#42
                          Sherman, for most of my career, I have been arguing against applying the label of "complete" to people. It is inappropriate scientifically, clinically, and psychologically. We know that

                          1. Scientifically, absence of function below the injury site does not mean absence of axons or connections, only that there is not sufficient connections to reach a threshold for activity.

                          2. Clinically, as many as 20-25% of people with so-called "complete" spinal cord injury and particularly when treated with methylprednisolone become "incomplete" over time (i.e. convert from ASIA A to ASIA B or C).

                          3. Psychologically, the label of "complete" injury becomes a self-fulfilling prophecy. People who believe that they will not recover will not only not try to recover but deny the possibility of recovery.

                          Regarding your level... it depends on the neurological findings. That is why I keep asking you what sensation and motor function you have. When you say that your last normal sensation is at vertebral level T12, that does not make sense. Use the dermatomal map below and figure out your sensory level is. And please, figure out your motor level. Can you feel down to your knees... if so, your sensory level may be at L3, for example.

                          Comment


                            #43
                            Like many others I am trying to understand how to figure out the ASIA score of Dennis, C5 diagnosed as complete.

                            He seems like a classic C5 in terms of function, but does have some sensation below level of injury on the right side, not the same as pre-SCI, but some - down to his toes.

                            My question on ASIA rating has to do with the fact he knows when he has to have a BM and can feel when it happens, and also can 'feel' when he has his suppository as part of his BP.

                            Does this mean he may not be complete? And possibly ASIA B, not ASIA A?

                            Thanks Wise,
                            Meg

                            Comment


                              #44
                              The injury is named after the lowest segment with NORMAL SENSATION
                              &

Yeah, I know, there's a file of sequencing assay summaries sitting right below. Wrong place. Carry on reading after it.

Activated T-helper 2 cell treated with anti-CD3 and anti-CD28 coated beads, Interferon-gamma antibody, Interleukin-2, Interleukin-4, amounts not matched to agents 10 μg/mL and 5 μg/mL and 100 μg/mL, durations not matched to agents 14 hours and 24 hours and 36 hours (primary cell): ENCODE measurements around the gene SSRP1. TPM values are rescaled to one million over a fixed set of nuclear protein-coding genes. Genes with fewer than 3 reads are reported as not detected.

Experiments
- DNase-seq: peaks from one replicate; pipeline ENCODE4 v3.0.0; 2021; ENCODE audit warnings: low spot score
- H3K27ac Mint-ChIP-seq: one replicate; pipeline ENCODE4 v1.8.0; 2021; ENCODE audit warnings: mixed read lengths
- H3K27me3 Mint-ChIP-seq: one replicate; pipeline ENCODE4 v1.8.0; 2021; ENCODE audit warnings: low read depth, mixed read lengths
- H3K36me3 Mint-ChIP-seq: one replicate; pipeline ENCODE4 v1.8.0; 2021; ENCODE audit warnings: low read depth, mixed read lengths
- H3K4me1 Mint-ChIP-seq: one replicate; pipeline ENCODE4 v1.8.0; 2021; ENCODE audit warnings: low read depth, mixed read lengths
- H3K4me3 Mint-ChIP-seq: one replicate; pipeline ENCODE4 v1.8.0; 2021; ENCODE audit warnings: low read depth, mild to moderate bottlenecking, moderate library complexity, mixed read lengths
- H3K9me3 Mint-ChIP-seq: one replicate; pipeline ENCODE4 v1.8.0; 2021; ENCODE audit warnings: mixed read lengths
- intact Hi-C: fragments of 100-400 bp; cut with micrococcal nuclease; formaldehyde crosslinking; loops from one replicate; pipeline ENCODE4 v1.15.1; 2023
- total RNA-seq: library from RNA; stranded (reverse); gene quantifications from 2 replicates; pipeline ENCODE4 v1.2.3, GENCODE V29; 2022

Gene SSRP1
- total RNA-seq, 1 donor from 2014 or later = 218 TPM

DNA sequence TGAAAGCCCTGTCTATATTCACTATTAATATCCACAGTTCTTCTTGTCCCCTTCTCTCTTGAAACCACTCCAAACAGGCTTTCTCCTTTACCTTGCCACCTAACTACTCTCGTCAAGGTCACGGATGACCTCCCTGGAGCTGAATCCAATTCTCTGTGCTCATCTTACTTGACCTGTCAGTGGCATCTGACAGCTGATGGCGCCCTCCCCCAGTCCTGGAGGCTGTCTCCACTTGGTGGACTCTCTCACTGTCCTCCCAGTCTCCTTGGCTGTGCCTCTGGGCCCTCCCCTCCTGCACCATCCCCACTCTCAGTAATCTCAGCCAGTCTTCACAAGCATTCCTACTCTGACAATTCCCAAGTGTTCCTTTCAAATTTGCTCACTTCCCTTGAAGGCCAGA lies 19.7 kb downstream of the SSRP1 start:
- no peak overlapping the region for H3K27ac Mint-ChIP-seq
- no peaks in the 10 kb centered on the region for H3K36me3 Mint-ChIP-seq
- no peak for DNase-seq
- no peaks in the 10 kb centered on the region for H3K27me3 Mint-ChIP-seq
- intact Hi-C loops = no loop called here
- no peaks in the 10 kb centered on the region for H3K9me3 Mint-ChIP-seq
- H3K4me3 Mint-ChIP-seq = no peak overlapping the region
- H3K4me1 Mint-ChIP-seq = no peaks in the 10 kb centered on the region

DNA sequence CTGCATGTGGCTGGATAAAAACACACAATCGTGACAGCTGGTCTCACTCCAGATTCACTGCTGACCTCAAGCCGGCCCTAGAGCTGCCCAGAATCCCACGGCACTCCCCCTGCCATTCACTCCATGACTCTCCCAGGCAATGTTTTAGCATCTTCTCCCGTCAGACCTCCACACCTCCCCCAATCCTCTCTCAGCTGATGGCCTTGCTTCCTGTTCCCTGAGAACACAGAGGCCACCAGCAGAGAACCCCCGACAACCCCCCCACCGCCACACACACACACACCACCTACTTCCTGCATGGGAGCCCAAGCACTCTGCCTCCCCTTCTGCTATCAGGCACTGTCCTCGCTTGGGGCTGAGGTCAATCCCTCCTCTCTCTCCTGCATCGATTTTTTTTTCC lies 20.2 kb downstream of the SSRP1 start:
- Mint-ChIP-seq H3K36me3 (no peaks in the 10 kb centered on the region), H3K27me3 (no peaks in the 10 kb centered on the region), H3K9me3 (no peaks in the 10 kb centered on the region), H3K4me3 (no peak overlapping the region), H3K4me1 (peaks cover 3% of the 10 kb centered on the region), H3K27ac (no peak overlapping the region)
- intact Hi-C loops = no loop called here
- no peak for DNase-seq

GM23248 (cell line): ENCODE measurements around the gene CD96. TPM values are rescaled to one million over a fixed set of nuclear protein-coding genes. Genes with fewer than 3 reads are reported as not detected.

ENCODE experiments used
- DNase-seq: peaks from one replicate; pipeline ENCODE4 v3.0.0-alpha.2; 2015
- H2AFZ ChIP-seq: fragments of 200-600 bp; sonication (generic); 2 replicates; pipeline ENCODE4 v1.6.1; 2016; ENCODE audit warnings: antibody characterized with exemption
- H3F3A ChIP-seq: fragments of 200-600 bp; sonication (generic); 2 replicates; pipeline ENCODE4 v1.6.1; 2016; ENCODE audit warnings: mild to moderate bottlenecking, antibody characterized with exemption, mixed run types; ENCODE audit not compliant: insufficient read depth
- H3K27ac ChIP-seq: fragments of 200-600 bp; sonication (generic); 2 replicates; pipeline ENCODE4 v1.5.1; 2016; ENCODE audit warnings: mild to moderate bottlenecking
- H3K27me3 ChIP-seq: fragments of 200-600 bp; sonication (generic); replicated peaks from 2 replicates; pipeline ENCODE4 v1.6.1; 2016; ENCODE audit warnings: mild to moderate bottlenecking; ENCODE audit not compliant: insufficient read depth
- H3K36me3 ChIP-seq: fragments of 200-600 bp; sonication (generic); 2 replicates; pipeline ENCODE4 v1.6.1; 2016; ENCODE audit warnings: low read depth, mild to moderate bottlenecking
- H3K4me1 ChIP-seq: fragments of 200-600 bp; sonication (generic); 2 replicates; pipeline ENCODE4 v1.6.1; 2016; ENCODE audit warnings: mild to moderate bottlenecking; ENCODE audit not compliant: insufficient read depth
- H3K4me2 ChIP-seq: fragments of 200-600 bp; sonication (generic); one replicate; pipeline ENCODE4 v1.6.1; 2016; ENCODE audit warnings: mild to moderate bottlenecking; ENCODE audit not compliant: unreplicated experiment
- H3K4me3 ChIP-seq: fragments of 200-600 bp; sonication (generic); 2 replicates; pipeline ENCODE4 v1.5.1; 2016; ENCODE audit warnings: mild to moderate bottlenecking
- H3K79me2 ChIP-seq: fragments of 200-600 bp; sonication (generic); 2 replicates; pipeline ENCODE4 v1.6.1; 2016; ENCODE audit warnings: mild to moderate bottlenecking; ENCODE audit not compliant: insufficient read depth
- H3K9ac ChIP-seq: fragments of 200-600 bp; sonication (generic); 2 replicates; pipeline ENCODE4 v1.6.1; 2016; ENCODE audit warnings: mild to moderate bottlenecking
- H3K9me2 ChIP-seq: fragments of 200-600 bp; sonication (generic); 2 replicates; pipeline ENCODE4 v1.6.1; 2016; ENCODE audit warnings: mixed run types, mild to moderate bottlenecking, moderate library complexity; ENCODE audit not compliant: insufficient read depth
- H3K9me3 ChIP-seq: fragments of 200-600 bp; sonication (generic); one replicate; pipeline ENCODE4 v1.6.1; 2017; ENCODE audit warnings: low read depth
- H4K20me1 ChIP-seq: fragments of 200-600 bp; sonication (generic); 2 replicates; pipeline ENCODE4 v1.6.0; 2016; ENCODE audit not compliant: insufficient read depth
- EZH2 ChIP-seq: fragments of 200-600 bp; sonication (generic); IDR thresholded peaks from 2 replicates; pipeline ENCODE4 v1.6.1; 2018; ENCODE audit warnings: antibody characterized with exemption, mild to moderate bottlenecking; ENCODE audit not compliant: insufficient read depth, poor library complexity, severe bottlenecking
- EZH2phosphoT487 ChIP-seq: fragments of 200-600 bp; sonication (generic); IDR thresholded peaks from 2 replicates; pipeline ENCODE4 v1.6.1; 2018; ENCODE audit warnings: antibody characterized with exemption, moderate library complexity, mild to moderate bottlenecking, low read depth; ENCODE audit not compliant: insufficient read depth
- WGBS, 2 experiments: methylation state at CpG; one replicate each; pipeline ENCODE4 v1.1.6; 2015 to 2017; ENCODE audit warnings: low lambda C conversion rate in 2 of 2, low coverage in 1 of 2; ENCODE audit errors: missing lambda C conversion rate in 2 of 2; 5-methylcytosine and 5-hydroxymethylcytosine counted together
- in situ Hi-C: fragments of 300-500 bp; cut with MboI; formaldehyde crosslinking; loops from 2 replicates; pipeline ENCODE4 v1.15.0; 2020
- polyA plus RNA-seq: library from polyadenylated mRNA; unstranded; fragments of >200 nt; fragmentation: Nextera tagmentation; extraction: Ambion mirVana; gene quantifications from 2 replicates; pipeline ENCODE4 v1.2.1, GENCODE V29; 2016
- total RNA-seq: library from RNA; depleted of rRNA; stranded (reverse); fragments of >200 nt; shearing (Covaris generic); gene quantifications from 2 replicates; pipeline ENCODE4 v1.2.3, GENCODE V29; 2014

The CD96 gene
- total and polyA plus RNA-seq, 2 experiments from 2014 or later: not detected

A MUSCLE GRADE OF 3 OR BETTER


                              So if someone has movement at C5 with a grade 3 or better, but not below this, they would be called C5 even if they have have normal sensation. The fact that he has bowel and bladder (and genital???) sensation, even if not normal, would indicate an ASIA B at least, since this requires some sensation below the level of injury that includes the peri-anal (around the anus) sensation.

                              (KLD)
                              The SCI-Nurses are advanced practice nurses specializing in SCI/D care. They are available to answer questions, provide education, and make suggestions which you should always discuss with your physician/primary health care provider before implementing. Medical diagnosis is not provided, nor do the SCI-Nurses provide nursing or medical care through their responses on the CareCure forums.

                              Comment


                                #45
                                KLD, thanks very much for pointing that out. A muscle grade of 3 is considered normal for a segment because almost all muscles are shared between two segments. Therefore, if the C5 dermatome has normal sensation and the biceps (which is innervated by C5 and C6) is a grade 3 or better, the person has a C5 injury level.

                                Meg, I agree with KLD. The fact that Dennis can feel a suppository being placed suggests that he has rectal and anal sensation. If he can (and it is not just some indirect feeling) feel touch or pinprick around his anus, this would mean that he is an ASIA B. This is also consistent with his having feeling down to his toes on the right side. He may even be an ASIA C if he has voluntary motor function that is more than one segment below his neurological level. This is where the ASIA classification system is vague. The original scale developed by Hans Frankel, called the Frankel scale, upon which the ASIA scale is partly based, the C classification is assigned only if there is non-useful motor function in some leg muscle. The ASIA scale does not distinguish between arms and legs muscles. Therefore, if Dennis gets back finger movements (C8), this would mean that he would be considered an ASIA C.

                                Christopher Reeve started off as an ASIA A with a C2 neurological level. At about 2 years after injury, he began to notice that he can feel a suppository inserted during his bowel routine. Over time, he became so sensitive that this would bother him and they had to use lidocaine jelly when they did his routine. His son Will also noticed that he could attract his father's attention when he slapped his father's hand. So, Christopher was at least an ASIA B. Over 3-5 years, he continued to get back more sensory function so that he has sensation over perhaps as much as 3/4 of his body, down to his knees. In addition, he found that he could shrug his shoulders, move his left index finger, and voluntarily move his hip flexors sufficiently to lift a 5-pound weight with either leg in a swimming pool. He, however, still cannot move his biceps. Therefore, Christopher currently has a C4 neurological level and an ASIA C classification.

                                Wise.